Throughout his years at BBN, Russell collaborated with some of the brightest talents in acoustics, including visiting greats like Lothar Cremer and Erwin Meyer both of whom spent post WWII sabbaticals at BBN giving frequent seminars to the consulting staff. Russell focused his efforts on performing arts projects at BBN and, during his 16 years there, hardly a multi-use auditorium project, concert or opera hall, drama theater, music education facility, or the like escaped his (not always totally welcomed) critical observations. Russell saw the need to expand BBN services beyond acoustics on most performing arts projects. In the mid-60s he helped form BBN's New York based theater consulting group. Russell's curriculum vitae adequately documents the vast number of halls that bear the imprint of his creative genius at BBN and during his 27 productive years at Artec. Russell has lectured and published widely on his philosophy of acoustical design of performing arts spaces. One early paper in particular, "Acoustics for Music Performance," written for Musical America in February 1960 outlines the already well developed philosophy that guides his work.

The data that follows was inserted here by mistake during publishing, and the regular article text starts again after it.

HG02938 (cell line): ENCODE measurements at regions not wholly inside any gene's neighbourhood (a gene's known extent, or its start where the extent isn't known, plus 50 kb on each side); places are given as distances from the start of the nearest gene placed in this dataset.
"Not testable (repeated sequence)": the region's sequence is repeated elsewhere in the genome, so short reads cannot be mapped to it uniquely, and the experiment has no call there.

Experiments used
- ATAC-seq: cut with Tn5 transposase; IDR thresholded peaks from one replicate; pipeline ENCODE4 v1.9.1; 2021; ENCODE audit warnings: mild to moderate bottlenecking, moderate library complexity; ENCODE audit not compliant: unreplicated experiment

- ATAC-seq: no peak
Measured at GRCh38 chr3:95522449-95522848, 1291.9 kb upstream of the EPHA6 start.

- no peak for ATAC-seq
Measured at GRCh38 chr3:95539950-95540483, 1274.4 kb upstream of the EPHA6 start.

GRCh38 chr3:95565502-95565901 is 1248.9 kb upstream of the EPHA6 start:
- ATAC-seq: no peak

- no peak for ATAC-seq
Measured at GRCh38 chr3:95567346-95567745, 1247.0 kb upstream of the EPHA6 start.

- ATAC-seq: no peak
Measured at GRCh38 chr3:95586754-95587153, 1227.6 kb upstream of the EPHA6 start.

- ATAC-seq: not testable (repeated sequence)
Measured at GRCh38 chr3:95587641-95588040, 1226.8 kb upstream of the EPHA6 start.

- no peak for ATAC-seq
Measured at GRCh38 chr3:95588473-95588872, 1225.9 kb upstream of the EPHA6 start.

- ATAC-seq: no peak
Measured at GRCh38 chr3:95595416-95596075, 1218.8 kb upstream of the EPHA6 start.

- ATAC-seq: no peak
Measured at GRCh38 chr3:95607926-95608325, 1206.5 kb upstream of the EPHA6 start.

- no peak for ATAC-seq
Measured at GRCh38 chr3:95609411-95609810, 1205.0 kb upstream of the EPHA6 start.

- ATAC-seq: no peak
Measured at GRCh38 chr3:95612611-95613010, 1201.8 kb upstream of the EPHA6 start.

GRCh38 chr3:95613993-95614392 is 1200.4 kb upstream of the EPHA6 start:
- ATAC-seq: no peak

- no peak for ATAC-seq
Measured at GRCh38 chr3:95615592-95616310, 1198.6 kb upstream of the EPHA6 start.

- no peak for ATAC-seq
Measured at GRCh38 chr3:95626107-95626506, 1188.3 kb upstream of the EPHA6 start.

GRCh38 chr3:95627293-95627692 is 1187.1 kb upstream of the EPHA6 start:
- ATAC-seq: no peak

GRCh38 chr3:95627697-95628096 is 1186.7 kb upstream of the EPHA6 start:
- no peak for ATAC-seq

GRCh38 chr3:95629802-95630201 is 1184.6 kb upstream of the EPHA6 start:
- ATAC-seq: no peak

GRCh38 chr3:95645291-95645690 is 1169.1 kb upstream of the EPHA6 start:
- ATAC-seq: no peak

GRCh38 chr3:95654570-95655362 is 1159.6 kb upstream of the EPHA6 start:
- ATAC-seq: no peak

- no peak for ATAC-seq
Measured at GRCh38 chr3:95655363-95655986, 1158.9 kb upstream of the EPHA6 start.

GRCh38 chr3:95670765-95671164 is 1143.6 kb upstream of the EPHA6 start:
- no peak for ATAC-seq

Most colleagues consider the Meyerson-McDermott Concert Hall in Dallas, Texas completed in 1989, and Symphony Hall in Birmingham England, completed a year later, high water marks of Russell's distinguished consulting career. Like most of his designs, Dallas and Birmingham employ the classic "shoe box shape" model, but with a unique difference. By means of cleverly conceived cubic volumes coupled to the main listening chamber and with adjustable-height, sound-reflective canopies over the concert platform, Russell's halls achieve simultaneously both reverberance and clarity. His halls throughout the world have received wide acclaim from the musical community, conductors, music critics and, most importantly, listening audiences. These halls have greatly enhanced the art and science of performance hall acoustics and have elevated the profession in the eyes and ears of the public. It seems altogether fitting to honor a colleague who has brought such esteem to the profession of acoustics.

William J. Cavanaugh
David Lubman